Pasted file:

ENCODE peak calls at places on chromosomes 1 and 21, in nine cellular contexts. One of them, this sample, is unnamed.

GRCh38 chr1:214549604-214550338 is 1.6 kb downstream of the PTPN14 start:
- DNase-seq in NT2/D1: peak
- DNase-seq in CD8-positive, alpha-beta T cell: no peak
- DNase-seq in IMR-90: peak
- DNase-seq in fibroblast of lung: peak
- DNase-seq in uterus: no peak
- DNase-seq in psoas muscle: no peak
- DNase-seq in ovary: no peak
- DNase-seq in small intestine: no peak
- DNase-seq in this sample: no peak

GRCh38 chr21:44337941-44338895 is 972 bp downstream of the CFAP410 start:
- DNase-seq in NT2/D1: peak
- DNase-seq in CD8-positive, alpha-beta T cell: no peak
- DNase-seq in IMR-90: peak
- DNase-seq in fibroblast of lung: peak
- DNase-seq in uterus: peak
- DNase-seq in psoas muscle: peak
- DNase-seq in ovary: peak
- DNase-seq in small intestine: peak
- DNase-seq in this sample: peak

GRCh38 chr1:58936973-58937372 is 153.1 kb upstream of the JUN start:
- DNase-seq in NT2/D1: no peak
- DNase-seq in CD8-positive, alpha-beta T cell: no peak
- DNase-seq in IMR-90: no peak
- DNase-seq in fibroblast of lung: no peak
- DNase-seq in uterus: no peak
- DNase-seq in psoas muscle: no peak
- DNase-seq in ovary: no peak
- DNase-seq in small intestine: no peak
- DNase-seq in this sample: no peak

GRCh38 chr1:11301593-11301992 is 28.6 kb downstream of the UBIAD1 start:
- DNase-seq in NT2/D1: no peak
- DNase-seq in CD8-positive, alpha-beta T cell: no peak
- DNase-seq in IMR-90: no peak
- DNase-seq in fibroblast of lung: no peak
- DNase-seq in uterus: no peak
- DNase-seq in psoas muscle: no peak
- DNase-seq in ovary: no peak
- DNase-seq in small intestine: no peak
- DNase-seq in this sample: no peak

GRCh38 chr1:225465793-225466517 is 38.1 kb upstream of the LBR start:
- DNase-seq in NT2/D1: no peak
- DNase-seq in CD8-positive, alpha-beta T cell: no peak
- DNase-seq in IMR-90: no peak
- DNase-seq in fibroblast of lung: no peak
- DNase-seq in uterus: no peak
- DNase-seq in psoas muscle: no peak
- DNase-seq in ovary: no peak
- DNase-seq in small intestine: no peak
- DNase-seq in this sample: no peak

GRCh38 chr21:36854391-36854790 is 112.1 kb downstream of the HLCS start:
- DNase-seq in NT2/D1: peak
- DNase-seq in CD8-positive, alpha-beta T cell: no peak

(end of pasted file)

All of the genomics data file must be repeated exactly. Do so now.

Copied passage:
ENCODE peak calls at places on chromosomes 1 and 21, in nine cellular contexts. One of them, this sample, is unnamed.

GRCh38 chr1:214549604-214550338 is 1.6 kb downstream of the PTPN14 start:
- DNase-seq in NT2/D1: peak
- DNase-seq in CD8-positive, alpha-beta T cell: no peak
- DNase-seq in IMR-90: peak
- DNase-seq in fibroblast of lung: peak
- DNase-seq in uterus: no peak
- DNase-seq in psoas muscle: no peak
- DNase-seq in ovary: no peak
- DNase-seq in small intestine: no peak
- DNase-seq in this sample: no peak

GRCh38 chr21:44337941-44338895 is 972 bp downstream of the CFAP410 start:
- DNase-seq in NT2/D1: peak
- DNase-seq in CD8-positive, alpha-beta T cell: no peak
- DNase-seq in IMR-90: peak
- DNase-seq in fibroblast of lung: peak
- DNase-seq in uterus: peak
- DNase-seq in psoas muscle: peak
- DNase-seq in ovary: peak
- DNase-seq in small intestine: peak
- DNase-seq in this sample: peak

GRCh38 chr1:58936973-58937372 is 153.1 kb upstream of the JUN start:
- DNase-seq in NT2/D1: no peak
- DNase-seq in CD8-positive, alpha-beta T cell: no peak
- DNase-seq in IMR-90: no peak
- DNase-seq in fibroblast of lung: no peak
- DNase-seq in uterus: no peak
- DNase-seq in psoas muscle: no peak
- DNase-seq in ovary: no peak
- DNase-seq in small intestine: no peak
- DNase-seq in this sample: no peak

GRCh38 chr1:11301593-11301992 is 28.6 kb downstream of the UBIAD1 start:
- DNase-seq in NT2/D1: no peak
- DNase-seq in CD8-positive, alpha-beta T cell: no peak
- DNase-seq in IMR-90: no peak
- DNase-seq in fibroblast of lung: no peak
- DNase-seq in uterus: no peak
- DNase-seq in psoas muscle: no peak
- DNase-seq in ovary: no peak
- DNase-seq in small intestine: no peak
- DNase-seq in this sample: no peak

GRCh38 chr1:225465793-225466517 is 38.1 kb upstream of the LBR start:
- DNase-seq in NT2/D1: no peak
- DNase-seq in CD8-positive, alpha-beta T cell: no peak
- DNase-seq in IMR-90: no peak
- DNase-seq in fibroblast of lung: no peak
- DNase-seq in uterus: no peak
- DNase-seq in psoas muscle: no peak
- DNase-seq in ovary: no peak
- DNase-seq in small intestine: no peak
- DNase-seq in this sample: no peak

GRCh38 chr21:36854391-36854790 is 112.1 kb downstream of the HLCS start:
- DNase-seq in NT2/D1: peak
- DNase-seq in CD8-positive, alpha-beta T cell: no peak